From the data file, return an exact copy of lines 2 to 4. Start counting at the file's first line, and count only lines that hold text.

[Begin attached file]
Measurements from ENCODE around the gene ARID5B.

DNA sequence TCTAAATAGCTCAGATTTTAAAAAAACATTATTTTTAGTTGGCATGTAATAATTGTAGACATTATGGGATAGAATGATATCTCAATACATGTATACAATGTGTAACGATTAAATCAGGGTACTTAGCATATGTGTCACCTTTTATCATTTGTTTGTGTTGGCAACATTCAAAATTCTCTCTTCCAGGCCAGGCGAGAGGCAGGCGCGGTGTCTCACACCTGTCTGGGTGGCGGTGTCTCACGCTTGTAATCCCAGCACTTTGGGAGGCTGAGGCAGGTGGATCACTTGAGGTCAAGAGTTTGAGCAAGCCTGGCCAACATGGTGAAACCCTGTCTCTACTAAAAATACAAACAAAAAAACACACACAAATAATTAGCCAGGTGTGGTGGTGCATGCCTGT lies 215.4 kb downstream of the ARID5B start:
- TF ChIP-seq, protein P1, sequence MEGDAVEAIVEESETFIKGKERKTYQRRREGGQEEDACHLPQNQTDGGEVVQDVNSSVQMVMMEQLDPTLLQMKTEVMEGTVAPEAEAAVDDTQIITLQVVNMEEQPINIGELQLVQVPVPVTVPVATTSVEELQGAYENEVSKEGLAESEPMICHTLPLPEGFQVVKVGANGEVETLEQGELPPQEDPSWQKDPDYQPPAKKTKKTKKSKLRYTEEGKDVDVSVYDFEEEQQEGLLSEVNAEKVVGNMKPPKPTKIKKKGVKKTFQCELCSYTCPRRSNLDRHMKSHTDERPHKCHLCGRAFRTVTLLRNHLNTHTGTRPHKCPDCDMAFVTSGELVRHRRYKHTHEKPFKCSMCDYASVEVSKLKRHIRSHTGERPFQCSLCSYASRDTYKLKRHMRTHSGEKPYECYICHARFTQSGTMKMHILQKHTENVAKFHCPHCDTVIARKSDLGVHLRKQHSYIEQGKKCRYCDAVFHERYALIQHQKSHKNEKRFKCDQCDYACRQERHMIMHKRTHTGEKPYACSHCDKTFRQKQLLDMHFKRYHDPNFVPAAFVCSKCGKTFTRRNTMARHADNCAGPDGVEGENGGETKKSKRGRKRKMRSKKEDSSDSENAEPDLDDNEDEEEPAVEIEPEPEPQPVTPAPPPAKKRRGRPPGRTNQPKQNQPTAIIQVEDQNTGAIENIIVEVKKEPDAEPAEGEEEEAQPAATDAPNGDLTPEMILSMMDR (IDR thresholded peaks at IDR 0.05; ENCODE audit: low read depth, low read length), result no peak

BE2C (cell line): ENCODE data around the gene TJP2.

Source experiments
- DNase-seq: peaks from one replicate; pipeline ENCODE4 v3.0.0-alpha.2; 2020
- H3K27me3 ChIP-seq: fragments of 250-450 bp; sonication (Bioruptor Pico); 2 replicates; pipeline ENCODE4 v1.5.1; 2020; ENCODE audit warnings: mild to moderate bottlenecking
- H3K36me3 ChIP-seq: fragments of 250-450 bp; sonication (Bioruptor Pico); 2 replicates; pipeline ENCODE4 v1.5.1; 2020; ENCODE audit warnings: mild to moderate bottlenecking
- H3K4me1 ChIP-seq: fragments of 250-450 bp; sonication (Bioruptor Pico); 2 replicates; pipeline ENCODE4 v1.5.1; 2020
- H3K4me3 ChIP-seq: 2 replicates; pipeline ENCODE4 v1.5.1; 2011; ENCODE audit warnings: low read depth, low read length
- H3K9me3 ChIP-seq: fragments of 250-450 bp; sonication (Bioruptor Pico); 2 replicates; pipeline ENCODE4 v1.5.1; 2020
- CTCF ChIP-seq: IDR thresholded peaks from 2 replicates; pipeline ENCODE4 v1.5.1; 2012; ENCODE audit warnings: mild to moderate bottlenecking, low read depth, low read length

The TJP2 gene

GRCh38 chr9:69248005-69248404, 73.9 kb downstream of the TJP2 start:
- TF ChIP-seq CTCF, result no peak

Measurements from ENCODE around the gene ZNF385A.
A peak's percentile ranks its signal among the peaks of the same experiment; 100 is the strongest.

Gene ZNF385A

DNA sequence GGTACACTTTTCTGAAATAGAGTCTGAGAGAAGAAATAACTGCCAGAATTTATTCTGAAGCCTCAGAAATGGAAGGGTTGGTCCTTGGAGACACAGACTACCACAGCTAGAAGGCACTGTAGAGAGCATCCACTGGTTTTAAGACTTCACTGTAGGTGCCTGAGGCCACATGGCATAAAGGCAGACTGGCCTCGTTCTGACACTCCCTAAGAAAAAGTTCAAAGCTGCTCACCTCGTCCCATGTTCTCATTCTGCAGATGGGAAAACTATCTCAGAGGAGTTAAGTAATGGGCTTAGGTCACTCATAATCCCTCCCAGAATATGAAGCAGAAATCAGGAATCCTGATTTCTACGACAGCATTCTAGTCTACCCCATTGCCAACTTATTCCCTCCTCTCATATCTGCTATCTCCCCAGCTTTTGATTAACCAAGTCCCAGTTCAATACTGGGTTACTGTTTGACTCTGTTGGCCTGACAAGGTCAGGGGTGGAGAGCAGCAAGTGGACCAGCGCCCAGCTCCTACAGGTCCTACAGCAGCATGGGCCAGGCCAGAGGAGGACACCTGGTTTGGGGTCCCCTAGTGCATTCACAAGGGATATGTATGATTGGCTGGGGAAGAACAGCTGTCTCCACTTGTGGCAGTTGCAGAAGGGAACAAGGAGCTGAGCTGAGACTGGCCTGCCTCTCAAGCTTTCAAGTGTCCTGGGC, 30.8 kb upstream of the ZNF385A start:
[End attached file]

DNA sequence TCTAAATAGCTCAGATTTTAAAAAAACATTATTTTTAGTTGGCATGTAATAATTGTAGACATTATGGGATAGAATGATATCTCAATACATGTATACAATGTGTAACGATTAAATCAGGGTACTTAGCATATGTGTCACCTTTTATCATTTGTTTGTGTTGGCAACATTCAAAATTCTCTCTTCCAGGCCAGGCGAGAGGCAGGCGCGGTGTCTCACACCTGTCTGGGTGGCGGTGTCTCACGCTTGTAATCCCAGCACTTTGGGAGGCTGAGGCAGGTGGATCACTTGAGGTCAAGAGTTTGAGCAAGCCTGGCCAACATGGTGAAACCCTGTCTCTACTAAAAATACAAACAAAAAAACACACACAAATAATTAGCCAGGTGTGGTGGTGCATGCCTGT lies 215.4 kb downstream of the ARID5B start:
- TF ChIP-seq, protein P1, sequence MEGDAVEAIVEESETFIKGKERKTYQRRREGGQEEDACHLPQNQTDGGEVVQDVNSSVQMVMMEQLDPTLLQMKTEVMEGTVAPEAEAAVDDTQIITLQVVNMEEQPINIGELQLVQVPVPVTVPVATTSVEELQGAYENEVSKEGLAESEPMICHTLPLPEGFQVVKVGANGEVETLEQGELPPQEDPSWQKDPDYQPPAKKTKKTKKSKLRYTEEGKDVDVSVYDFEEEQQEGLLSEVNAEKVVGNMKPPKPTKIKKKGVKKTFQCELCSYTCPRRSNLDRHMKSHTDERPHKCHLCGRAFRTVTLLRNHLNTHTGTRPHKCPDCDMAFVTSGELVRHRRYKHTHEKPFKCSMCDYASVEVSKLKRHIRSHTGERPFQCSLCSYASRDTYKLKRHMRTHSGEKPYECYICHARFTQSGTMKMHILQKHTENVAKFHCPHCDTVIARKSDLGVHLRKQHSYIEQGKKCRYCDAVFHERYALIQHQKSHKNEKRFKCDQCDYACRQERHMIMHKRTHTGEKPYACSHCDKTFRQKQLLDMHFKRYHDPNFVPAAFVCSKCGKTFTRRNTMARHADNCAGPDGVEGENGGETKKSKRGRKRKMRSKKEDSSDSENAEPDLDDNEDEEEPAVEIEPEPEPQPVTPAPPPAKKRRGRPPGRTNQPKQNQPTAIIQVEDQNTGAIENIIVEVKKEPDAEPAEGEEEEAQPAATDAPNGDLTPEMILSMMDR (IDR thresholded peaks at IDR 0.05; ENCODE audit: low read depth, low read length), result no peak

BE2C (cell line): ENCODE data around the gene TJP2.